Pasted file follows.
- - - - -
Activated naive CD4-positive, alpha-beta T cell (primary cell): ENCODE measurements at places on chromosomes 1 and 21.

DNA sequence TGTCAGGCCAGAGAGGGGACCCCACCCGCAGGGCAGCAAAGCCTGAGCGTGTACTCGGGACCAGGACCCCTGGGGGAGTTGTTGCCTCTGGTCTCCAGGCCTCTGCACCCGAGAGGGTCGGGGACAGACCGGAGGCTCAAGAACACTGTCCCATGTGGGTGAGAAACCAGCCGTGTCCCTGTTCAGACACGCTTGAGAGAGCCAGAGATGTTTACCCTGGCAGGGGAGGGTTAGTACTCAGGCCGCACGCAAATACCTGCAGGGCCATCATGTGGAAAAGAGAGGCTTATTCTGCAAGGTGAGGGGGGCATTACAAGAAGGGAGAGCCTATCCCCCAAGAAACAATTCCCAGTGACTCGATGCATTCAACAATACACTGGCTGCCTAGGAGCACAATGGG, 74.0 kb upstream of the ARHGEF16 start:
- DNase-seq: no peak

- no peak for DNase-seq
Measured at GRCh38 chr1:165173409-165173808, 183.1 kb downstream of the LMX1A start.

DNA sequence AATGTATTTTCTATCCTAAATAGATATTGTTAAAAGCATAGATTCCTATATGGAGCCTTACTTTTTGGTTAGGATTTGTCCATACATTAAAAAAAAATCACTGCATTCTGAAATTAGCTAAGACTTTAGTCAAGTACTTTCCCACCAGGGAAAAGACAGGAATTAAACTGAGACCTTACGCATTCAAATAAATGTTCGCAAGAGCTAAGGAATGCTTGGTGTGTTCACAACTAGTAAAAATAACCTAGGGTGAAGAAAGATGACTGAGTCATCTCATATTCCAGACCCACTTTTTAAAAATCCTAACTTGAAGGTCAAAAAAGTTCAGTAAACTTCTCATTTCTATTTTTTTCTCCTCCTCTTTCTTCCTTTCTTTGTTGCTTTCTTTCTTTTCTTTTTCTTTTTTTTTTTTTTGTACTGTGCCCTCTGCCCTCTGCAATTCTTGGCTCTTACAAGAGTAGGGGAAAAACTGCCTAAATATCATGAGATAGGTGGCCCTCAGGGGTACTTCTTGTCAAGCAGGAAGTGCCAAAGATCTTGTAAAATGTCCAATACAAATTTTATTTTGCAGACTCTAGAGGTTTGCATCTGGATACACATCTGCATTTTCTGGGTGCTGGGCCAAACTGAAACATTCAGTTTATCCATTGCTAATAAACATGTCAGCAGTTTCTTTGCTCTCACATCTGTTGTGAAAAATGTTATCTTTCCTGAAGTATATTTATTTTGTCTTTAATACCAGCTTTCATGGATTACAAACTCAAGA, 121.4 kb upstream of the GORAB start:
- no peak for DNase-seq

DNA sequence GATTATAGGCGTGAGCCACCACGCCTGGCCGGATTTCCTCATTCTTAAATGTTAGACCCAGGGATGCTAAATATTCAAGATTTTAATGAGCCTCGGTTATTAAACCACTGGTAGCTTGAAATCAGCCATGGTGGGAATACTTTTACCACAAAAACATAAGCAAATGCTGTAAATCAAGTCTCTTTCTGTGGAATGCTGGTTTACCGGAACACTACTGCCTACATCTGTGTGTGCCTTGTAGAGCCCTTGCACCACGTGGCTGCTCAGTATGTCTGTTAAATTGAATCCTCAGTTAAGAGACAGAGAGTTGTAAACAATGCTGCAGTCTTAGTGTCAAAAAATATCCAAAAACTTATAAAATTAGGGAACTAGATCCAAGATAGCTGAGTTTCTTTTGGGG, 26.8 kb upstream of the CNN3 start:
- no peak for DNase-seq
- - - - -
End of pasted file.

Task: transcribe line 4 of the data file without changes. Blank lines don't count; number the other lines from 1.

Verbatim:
- no peak for DNase-seq